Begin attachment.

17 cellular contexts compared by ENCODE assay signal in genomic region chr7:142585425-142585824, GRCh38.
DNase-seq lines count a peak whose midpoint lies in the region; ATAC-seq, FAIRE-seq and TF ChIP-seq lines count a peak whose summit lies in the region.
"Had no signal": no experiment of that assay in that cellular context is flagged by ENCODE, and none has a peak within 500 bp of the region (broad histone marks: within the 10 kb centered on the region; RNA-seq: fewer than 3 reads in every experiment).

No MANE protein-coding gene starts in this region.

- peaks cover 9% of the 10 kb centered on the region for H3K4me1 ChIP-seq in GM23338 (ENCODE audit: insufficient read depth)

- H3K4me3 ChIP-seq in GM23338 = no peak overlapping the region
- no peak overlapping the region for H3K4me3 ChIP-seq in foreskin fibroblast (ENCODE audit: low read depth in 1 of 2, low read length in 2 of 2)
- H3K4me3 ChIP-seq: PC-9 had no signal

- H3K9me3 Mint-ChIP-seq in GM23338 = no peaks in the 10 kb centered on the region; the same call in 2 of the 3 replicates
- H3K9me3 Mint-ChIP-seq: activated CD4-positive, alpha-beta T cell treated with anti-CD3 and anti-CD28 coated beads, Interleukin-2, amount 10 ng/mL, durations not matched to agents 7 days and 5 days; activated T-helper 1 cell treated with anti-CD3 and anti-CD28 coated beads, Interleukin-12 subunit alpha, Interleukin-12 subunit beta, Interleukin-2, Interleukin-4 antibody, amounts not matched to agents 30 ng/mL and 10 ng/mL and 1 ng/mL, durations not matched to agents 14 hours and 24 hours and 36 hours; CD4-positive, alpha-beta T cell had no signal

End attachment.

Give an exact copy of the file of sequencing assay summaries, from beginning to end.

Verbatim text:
17 cellular contexts compared by ENCODE assay signal in genomic region chr7:142585425-142585824, GRCh38.
DNase-seq lines count a peak whose midpoint lies in the region; ATAC-seq, FAIRE-seq and TF ChIP-seq lines count a peak whose summit lies in the region.
"Had no signal": no experiment of that assay in that cellular context is flagged by ENCODE, and none has a peak within 500 bp of the region (broad histone marks: within the 10 kb centered on the region; RNA-seq: fewer than 3 reads in every experiment).

No MANE protein-coding gene starts in this region.

- peaks cover 9% of the 10 kb centered on the region for H3K4me1 ChIP-seq in GM23338 (ENCODE audit: insufficient read depth)

- H3K4me3 ChIP-seq in GM23338 = no peak overlapping the region
- no peak overlapping the region for H3K4me3 ChIP-seq in foreskin fibroblast (ENCODE audit: low read depth in 1 of 2, low read length in 2 of 2)
- H3K4me3 ChIP-seq: PC-9 had no signal

- H3K9me3 Mint-ChIP-seq in GM23338 = no peaks in the 10 kb centered on the region; the same call in 2 of the 3 replicates
- H3K9me3 Mint-ChIP-seq: activated CD4-positive, alpha-beta T cell treated with anti-CD3 and anti-CD28 coated beads, Interleukin-2, amount 10 ng/mL, durations not matched to agents 7 days and 5 days; activated T-helper 1 cell treated with anti-CD3 and anti-CD28 coated beads, Interleukin-12 subunit alpha, Interleukin-12 subunit beta, Interleukin-2, Interleukin-4 antibody, amounts not matched to agents 30 ng/mL and 10 ng/mL and 1 ng/mL, durations not matched to agents 14 hours and 24 hours and 36 hours; CD4-positive, alpha-beta T cell had no signal